Wednesday 20 Sep 2017 | 01:21 | SYDNEY
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Global Issues

The international system is changing rapidly. Economic and strategic power is moving eastward; the hierarchy of states is being reshuffled; regimes of long standing, especially in the Middle East, are falling; influential new non-state actors are emerging, from al-Qaeda to WikiLeaks; and issues such as climate change and migration are climbing the international agenda. These changes are disruptive for old powers and old institutions such as the United Nations. On the other hand, the United States is proving more resilient than its doubters claim, even as the world becomes more multipolar.

The Lowy Institute watches these broad developments and examines what they mean for Australia – a middle power with regional and global interests.

Using economic diplomacy to reduce financial risks in Asia

If Australia’s economic future lies in Asia, then managing the risk of financial crises in the region should be a top concern. Especially as any crisis could also have significant geopolitical consequences. In an analysis for the Lowy Institute, Barry Sterland looks at what Australia can do

The Asian Development Bank at 50: A spent force?

In May, the Asian Development Bank celebrated its 50th anniversary with a big bash in Yokohama. Senior ADB figures repeatedly pointed to the record crowd of more than 6000 attendees as evidence of the meeting's success and the ADB's enduring relevance. Not all of the 6000 were convinced. If there

Toward more stable capital flows

Globalisation has received a bad rap lately, being blamed for lost jobs, depressed wages, rising income inequality, Brexit, and the election of Donald Trump. As the European Central Bank's President Mario Draghi observed at this year’s gathering of central bankers at Jackson Hole, the social

How the UN Security Council failed Syria

The UN Security Council has unequivocally failed the Syrian people: over 400,000 of whom have been killed, over 5 million of whom are refugees, and around 6.3 million of whom are internally displaced.  The recent resignation Carla del Ponte from the UN Commission of Inquiry on Syria is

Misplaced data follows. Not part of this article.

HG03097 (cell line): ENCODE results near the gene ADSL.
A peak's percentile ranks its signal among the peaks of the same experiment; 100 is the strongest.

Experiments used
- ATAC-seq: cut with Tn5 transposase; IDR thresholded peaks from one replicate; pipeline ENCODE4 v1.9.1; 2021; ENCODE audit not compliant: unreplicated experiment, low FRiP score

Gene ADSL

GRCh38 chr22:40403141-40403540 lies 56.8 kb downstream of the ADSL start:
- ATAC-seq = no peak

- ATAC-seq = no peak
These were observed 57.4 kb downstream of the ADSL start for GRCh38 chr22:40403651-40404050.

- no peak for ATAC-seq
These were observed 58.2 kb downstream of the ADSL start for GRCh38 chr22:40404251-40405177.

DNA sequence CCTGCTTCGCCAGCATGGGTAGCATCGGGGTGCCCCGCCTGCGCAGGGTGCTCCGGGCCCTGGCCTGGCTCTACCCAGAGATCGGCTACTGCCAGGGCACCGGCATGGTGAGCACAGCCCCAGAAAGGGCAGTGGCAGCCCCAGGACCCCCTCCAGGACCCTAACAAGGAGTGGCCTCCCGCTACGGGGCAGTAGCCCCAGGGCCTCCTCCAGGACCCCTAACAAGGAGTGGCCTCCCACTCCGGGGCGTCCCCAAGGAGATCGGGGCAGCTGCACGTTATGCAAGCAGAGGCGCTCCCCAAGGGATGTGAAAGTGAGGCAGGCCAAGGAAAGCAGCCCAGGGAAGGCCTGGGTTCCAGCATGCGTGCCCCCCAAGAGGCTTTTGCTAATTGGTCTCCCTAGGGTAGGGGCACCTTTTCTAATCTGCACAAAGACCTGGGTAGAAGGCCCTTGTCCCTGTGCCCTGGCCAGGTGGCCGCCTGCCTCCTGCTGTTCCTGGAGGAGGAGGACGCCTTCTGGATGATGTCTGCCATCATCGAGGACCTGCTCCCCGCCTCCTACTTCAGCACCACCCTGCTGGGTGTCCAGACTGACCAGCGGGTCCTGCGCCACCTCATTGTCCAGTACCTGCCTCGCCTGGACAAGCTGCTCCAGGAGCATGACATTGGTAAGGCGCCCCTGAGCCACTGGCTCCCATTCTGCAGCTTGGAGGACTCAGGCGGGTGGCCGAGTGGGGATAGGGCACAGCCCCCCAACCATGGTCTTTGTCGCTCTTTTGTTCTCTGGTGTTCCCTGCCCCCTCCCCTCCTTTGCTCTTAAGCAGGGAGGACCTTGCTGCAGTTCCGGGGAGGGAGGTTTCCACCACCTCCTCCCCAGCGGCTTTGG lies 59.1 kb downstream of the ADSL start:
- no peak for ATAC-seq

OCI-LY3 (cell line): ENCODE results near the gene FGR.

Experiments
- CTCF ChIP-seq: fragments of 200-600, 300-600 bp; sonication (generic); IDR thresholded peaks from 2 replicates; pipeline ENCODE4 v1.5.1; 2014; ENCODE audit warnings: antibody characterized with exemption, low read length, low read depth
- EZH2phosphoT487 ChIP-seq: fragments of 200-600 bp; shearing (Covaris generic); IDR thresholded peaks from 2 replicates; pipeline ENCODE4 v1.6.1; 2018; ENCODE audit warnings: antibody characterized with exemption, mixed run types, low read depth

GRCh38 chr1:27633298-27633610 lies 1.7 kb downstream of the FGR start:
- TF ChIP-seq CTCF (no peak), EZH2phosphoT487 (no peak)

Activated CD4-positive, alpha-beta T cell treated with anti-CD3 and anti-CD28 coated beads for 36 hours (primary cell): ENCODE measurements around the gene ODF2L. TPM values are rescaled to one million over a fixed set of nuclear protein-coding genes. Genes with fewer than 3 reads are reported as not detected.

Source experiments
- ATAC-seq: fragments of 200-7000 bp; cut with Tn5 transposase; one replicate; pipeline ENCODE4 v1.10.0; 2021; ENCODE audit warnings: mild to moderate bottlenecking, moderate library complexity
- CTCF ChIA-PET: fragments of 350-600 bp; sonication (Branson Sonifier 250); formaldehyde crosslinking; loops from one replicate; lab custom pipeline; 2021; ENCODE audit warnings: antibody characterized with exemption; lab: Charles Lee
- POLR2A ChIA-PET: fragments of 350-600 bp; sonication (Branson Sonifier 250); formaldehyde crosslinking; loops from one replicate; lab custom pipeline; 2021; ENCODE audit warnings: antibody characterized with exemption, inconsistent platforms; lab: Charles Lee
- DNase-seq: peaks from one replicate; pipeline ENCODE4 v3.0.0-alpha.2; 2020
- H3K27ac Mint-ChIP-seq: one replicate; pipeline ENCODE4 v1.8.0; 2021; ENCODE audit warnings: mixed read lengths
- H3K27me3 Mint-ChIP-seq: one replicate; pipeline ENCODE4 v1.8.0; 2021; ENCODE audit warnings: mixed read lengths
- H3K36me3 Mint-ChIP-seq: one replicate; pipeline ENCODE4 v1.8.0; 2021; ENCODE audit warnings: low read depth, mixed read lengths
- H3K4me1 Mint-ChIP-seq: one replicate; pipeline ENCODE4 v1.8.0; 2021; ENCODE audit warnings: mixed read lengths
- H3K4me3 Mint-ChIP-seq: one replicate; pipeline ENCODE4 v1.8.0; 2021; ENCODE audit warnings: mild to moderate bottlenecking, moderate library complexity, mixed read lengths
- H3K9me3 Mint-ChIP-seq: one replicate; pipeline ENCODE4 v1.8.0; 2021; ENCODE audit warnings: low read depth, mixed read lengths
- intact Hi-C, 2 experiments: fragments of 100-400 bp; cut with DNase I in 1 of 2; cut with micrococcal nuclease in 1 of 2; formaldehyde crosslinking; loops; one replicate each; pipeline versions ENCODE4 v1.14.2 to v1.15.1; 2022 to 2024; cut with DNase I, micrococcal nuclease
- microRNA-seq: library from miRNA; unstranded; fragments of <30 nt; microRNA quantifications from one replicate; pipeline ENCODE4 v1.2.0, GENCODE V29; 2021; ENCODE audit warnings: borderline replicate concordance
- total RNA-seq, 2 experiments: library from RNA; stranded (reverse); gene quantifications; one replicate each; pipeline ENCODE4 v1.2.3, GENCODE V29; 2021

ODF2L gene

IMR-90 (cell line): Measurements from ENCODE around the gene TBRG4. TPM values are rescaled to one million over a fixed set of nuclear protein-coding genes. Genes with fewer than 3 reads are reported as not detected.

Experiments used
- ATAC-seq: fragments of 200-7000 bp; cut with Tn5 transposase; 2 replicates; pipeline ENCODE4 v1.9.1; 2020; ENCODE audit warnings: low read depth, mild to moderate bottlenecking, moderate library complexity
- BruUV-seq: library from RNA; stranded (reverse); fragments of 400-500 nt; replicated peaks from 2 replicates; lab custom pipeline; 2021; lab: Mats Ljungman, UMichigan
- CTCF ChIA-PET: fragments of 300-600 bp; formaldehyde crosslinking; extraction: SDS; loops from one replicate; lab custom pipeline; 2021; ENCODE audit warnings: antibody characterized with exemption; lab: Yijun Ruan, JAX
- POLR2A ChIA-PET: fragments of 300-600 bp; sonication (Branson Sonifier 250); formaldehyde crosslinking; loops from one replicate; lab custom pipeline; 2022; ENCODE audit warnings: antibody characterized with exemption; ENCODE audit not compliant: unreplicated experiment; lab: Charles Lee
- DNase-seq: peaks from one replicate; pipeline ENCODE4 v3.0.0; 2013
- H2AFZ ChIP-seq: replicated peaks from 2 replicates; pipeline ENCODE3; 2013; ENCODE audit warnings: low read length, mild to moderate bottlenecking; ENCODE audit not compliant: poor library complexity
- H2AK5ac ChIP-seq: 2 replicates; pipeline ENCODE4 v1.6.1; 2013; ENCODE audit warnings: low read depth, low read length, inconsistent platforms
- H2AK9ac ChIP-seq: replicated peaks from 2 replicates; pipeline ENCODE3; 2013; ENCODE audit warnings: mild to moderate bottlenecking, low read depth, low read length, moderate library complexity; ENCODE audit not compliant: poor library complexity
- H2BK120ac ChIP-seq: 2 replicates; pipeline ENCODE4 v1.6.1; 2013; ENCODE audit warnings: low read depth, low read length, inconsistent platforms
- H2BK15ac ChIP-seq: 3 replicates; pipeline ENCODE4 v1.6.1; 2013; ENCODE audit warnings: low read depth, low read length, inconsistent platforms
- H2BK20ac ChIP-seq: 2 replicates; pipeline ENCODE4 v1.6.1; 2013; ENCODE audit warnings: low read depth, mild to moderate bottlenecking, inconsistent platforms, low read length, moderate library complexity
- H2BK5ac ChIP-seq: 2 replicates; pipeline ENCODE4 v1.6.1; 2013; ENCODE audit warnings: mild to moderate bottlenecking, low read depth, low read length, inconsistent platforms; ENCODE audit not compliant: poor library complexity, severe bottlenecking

Humanitarian corridors: Safe passage but only for a few

There is a counter-narrative emerging in Europe’s approach to irregular migration, even as EU governments seek new ways to discourage desperate journeys across the Central Mediterranean route to Italy. Via the skies over Rome and Paris, other journeys are getting safer, as church groups fly asylum

Climate change will place new pressures on LHD vessels

Greg Colton’s article on Talisman Sabre 2017 highlights Australia’s new amphibious assault capacity through the Landing Helicopter Class (LHD) ships HMAS Adelaide and HMAS Canberra. Colton states that 'for the first time in three decades, Australia now has the military capability to back up its

The G20 Hamburg riots and the German election

In many ways, the city-state of Hamburg embodies the self-image that contemporary Germany likes to project. With sparkling new galleries and trendy cafés interspersed among rough-and-tumble beatnik quarters and burly workers' bars, it exudes an elegant but unpretentious charm. The gleaming new

Three focus points for Turnbull at G20 summit

You have to hand it to Kim Jung Un. In politics, as in comedy, timing is everything. The launch of an intercontinental ballistic missile two days before the G20 summit ensures that North Korea jumps to the top of the Summit's agenda. With one push of the button - probably practically as well as

How China views the plight of refugees

With assistance from Zixin Wang, an intern with the Lowy Institute's East Asia Program. Following World Refugee Day on 20 June, Chinese netizens have been heatedly debating whether China should accept refugees. 'Debating' may be too strong a word – social media users are for the most part

#WorldRefugeeWeek: How Australians feel about refugees

Results from the 2017 Lowy Institute Poll reveal how Australians feel about refugees being settled in Australia. Almost half (48%) of the 1200 Australians surveyed believe that refugees currently in Nauru and Manus Island detention centres should never be settled in Australia (versus 45% who agree